Consistent failure scenario for HIFI

The international team that investigates the problems with the Dutch space instrument HIFI on board the ESA space telescope Herschel has arrived at a complete and consistent failure scenario. A “chain of events” resulted in an overload in one of the power converters of the Local Oscillator Control Unit (LCU), which controls the signal artificially generated within the instrument, causing a permanent failure of one of the diodes.

Scientist of ESA are working on a draft report which is currently under review within the team, although some further consolidating investigations on this scenario are still on-going. But thanks to the capability to perform extended tests on fully representative hardware and software on the ground a clear picture has emerged. A single event upset in the Local Oscillator Control Unit (LCU) activated an emergency switch off. This switch was designed to protect the local oscillators against damage from a drop in the power supply from the spacecraft (28 V). But now the switch was activated while the power supply was still up, which resulted in an overvoltage spike. This caused an overload in one of the power converters, leading to a permanent failure of one of the diodes.


Although the detailed investigations have uncovered some marginal stress overloads of the diodes, laboratory tests have shown these diodes to be quite resilient against the short overvoltage spikes they are subjected to during nominal instrument operations. Therefore the investigation team is confident that the back up system can perform nominally for the remainder of the mission provided a number of corrective actions are implemented. Before the restart of the back up system, changes in the operation an protection logic of the instrument will be implemented in the on-board software to prevent re-occurrence of the sequence of events.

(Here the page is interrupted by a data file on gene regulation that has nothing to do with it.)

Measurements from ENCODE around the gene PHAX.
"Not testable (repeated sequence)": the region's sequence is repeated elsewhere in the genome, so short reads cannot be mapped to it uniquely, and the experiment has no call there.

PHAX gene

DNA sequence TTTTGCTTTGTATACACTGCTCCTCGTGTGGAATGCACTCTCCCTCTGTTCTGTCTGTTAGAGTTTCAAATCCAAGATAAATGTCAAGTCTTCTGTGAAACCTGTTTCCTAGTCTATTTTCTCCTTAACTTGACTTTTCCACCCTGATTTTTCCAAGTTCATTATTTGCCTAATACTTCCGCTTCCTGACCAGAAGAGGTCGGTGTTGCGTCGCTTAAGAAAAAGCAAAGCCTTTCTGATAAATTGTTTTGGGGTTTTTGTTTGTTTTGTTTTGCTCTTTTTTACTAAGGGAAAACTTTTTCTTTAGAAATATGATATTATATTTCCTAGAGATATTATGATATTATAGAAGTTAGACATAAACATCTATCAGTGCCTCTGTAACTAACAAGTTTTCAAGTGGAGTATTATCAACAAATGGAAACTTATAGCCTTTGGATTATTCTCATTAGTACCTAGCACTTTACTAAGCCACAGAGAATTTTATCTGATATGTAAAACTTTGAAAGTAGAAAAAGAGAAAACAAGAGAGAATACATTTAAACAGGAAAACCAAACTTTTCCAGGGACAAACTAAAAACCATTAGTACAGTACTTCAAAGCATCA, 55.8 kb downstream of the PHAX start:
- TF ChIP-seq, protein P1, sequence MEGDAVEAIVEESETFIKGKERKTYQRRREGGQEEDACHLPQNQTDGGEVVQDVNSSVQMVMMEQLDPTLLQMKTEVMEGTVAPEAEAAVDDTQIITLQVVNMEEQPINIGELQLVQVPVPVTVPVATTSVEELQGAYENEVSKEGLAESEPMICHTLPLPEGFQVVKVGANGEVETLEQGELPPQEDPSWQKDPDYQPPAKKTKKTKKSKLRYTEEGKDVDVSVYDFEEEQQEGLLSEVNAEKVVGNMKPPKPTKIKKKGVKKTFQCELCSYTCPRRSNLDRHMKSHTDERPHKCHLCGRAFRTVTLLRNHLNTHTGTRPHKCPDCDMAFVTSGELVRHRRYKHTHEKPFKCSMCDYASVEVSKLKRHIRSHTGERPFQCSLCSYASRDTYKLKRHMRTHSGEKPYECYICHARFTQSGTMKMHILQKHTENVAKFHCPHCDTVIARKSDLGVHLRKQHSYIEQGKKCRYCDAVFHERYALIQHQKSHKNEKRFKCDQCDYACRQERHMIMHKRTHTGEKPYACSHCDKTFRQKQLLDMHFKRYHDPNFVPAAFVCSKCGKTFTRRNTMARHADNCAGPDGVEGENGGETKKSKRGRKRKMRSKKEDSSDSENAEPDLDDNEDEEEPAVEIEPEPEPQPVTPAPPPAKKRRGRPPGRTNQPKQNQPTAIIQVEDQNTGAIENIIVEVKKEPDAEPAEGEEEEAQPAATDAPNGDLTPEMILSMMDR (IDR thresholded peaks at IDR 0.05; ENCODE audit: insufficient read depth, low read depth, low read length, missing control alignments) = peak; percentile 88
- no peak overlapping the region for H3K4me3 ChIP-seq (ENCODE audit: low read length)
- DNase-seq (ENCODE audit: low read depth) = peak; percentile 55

Birth of stars
HIFI – the Heterodyne Measuring instrument for the Far Infrared – is investigating the composition of interstellar gas clouds and measures, for example, how much carbon and water these contain. The wealth of detail HIFI is expected to deliver will tell us more about the birth and early development of stars and planets. HIFI shall also make measurements of the atmosphere of planets and comets in our solar system.


The far-infrared light observed by HIFI has a very high frequency, and is very hard to detect and process. Therefore in HIFI the sky signal (terahertz radiation) is mixed with the local oscillator signal that is generated within HIFI . The mixed signal  has a much lower frequency but still contains all scientific information and can then be easily processed. HIFI was designed and built by a nationally-funded consortium led by SRON Netherlands Institute for Space Research. The consortium includes institutes from France, Germany, USA, Canada, Ireland, Italy, Poland, Spain, Sweden, Switzerland and Taiwan.”